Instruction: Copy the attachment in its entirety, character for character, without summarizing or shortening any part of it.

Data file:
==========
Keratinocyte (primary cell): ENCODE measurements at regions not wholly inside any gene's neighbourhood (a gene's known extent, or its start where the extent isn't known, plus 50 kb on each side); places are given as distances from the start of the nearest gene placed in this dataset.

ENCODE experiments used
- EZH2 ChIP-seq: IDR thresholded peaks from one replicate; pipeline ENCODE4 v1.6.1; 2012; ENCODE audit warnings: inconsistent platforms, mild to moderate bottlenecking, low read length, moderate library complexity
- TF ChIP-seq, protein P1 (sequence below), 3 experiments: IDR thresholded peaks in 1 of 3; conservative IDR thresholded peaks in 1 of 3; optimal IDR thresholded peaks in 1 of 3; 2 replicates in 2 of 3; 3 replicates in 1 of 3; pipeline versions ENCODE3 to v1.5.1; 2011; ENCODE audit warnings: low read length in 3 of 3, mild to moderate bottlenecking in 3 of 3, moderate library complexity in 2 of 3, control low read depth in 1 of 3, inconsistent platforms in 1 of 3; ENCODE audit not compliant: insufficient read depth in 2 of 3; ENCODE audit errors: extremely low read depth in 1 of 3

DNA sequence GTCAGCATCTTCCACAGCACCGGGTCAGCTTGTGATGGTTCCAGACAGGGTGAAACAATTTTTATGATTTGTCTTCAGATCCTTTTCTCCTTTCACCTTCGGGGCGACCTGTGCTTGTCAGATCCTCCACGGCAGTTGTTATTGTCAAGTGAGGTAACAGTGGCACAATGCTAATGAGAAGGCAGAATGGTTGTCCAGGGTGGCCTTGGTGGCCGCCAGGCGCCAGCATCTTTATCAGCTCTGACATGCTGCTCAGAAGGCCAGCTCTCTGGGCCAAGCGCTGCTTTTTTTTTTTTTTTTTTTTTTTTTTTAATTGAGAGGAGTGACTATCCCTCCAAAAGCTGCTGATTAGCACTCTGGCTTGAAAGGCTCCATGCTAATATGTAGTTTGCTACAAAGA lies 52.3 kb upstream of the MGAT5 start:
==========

Keratinocyte (primary cell): ENCODE measurements at regions not wholly inside any gene's neighbourhood (a gene's known extent, or its start where the extent isn't known, plus 50 kb on each side); places are given as distances from the start of the nearest gene placed in this dataset.

ENCODE experiments used
- EZH2 ChIP-seq: IDR thresholded peaks from one replicate; pipeline ENCODE4 v1.6.1; 2012; ENCODE audit warnings: inconsistent platforms, mild to moderate bottlenecking, low read length, moderate library complexity
- TF ChIP-seq, protein P1 (sequence below), 3 experiments: IDR thresholded peaks in 1 of 3; conservative IDR thresholded peaks in 1 of 3; optimal IDR thresholded peaks in 1 of 3; 2 replicates in 2 of 3; 3 replicates in 1 of 3; pipeline versions ENCODE3 to v1.5.1; 2011; ENCODE audit warnings: low read length in 3 of 3, mild to moderate bottlenecking in 3 of 3, moderate library complexity in 2 of 3, control low read depth in 1 of 3, inconsistent platforms in 1 of 3; ENCODE audit not compliant: insufficient read depth in 2 of 3; ENCODE audit errors: extremely low read depth in 1 of 3

DNA sequence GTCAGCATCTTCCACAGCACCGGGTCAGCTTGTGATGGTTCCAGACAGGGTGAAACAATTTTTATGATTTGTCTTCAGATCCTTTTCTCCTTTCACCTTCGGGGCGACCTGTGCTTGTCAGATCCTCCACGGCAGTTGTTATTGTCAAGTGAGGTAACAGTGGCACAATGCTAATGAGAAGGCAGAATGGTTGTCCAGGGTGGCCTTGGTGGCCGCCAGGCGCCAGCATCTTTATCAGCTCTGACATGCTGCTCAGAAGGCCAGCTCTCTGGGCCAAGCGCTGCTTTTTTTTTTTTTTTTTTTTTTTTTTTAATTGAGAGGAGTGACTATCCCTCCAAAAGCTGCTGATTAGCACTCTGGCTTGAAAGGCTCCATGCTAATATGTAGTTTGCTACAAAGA lies 52.3 kb upstream of the MGAT5 start: